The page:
July 8 (Bloomberg) -- Oil plunged in New York after data showed U.S. employers added fewer jobs than forecast in June, stoking concern that fuel demand will be curtailed in the world’s largest consumer of crude.
Futures fell as much as 2.1 percent. U.S. employers added 18,000 workers in June, the fewest in nine months, data from the Labor Department in Washington showed. The unemployment rate unexpectedly climbed to 9.2 percent, the highest level this year. Crude supplies fell 0.3 percent to 358.6 million barrels last week, the Energy Department said yesterday, remaining above their five-year average of 345 million.
“The U.S. data surprised to the downside massively,” said Eugen Weinberg, head of commodities research at Commerzbank AG in Frankfurt. “Lower payrolls, higher unemployment rate and no wage growth do not bode well for commodities, so we expect a further slide ahead.”
Crude for August delivery on the New York Mercantile Exchange fell as much as $2.09 to $96.58 and was at $96.93 at 1:40 p.m. London time. The contract climbed yesterday to $98.67, the highest since June 14. The price has risen 2.1 percent this week. Brent oil for August settlement fell 91 cents, or 0.8 percent, to $117.68 a barrel on the London-based ICE Futures Europe exchange. The contract surged 4.4 percent yesterday.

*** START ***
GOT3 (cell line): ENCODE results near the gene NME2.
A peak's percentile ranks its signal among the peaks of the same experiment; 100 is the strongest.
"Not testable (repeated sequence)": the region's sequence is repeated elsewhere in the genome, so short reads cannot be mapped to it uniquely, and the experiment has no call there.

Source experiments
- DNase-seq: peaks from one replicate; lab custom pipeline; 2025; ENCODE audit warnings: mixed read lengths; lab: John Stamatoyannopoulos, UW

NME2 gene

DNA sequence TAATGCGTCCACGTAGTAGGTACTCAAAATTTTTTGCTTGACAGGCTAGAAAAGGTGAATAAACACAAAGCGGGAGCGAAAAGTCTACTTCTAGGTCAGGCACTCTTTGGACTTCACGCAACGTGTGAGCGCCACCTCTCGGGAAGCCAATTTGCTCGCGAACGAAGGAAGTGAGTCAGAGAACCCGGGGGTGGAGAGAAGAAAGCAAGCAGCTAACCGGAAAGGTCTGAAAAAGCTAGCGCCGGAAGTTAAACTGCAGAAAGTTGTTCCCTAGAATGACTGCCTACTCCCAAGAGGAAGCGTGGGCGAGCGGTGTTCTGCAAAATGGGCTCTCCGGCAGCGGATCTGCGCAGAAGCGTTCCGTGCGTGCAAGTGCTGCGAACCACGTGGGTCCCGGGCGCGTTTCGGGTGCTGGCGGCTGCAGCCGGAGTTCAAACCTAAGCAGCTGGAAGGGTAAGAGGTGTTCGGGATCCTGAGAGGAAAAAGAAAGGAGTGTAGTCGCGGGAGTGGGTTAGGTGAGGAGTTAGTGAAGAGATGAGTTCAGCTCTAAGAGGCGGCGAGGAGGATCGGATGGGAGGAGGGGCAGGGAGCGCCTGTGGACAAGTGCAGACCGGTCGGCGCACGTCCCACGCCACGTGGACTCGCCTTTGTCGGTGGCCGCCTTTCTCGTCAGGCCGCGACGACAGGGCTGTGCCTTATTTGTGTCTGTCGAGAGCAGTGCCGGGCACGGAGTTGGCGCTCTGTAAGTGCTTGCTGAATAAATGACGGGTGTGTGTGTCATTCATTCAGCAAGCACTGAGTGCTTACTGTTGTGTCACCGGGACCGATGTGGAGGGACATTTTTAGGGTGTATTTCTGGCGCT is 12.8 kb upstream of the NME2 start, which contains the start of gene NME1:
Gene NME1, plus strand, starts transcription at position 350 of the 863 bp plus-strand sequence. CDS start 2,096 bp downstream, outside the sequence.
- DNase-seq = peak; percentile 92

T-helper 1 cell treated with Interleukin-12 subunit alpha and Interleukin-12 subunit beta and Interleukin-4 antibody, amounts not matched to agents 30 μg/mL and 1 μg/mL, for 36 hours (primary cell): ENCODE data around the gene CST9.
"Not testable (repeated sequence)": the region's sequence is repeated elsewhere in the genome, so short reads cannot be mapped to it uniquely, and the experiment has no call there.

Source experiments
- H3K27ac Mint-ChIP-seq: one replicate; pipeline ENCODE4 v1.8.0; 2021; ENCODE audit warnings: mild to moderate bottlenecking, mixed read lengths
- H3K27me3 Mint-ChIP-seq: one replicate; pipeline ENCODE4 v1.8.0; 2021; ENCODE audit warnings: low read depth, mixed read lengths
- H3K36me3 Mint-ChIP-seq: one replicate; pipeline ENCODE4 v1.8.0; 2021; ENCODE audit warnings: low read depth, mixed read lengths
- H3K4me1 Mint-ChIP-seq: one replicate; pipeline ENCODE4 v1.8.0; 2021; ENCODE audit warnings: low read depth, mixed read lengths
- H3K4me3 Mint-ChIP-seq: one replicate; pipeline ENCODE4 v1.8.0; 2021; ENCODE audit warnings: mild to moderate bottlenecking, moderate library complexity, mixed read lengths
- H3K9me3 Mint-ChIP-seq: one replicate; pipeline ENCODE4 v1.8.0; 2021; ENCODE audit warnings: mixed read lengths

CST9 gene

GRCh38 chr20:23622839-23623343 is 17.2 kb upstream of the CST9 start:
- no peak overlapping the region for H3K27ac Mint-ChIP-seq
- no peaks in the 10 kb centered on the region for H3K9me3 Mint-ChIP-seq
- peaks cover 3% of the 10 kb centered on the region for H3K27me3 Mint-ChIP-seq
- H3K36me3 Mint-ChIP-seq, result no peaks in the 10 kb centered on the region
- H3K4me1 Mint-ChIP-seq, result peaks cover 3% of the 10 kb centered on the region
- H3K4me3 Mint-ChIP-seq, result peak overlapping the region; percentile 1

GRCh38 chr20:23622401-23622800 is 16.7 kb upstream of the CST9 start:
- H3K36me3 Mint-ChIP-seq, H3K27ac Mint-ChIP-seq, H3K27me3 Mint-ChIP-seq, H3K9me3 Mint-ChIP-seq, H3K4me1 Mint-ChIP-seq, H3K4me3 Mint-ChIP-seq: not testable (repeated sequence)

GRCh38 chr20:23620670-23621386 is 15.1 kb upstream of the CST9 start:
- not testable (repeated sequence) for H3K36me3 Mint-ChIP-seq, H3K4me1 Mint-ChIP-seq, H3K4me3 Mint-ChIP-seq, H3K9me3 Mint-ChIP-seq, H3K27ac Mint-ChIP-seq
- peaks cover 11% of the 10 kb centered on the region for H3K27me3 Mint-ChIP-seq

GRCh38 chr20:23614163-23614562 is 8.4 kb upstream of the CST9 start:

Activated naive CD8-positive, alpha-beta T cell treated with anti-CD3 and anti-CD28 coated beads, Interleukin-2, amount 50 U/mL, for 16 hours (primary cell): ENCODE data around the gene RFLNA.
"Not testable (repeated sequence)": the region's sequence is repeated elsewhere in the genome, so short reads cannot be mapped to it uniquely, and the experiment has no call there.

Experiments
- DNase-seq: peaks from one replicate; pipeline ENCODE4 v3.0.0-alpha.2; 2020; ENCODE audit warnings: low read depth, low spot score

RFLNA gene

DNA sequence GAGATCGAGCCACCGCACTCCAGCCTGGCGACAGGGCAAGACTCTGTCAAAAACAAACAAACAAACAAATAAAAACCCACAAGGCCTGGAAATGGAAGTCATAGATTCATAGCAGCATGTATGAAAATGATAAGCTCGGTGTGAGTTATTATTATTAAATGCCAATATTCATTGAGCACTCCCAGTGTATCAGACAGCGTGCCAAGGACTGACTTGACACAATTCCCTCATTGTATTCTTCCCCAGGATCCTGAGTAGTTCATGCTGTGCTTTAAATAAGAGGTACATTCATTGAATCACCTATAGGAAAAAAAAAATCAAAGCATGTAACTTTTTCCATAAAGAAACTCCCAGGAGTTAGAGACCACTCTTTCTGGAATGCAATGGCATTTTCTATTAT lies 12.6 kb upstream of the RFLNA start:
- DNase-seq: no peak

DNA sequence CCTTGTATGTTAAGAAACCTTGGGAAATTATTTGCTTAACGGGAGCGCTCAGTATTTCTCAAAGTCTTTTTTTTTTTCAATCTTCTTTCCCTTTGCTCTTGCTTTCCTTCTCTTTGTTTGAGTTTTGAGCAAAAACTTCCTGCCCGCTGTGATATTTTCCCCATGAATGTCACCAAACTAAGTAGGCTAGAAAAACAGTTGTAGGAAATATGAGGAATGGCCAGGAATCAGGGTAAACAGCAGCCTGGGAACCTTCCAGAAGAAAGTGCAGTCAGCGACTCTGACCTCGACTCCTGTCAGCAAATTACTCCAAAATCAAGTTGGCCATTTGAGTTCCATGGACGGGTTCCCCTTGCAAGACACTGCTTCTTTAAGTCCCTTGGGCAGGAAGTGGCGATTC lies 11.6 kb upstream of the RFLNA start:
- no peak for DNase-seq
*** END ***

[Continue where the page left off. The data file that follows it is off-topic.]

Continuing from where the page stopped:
--With assistance from Yee Kai Pin in Singapore and Ben Sharples in Melbourne. Editors: John Buckley, Raj Rajendran
To contact the reporter on this story: Grant Smith in London at email@example.com
To contact the editor responsible for this story: Stephen Voss on firstname.lastname@example.org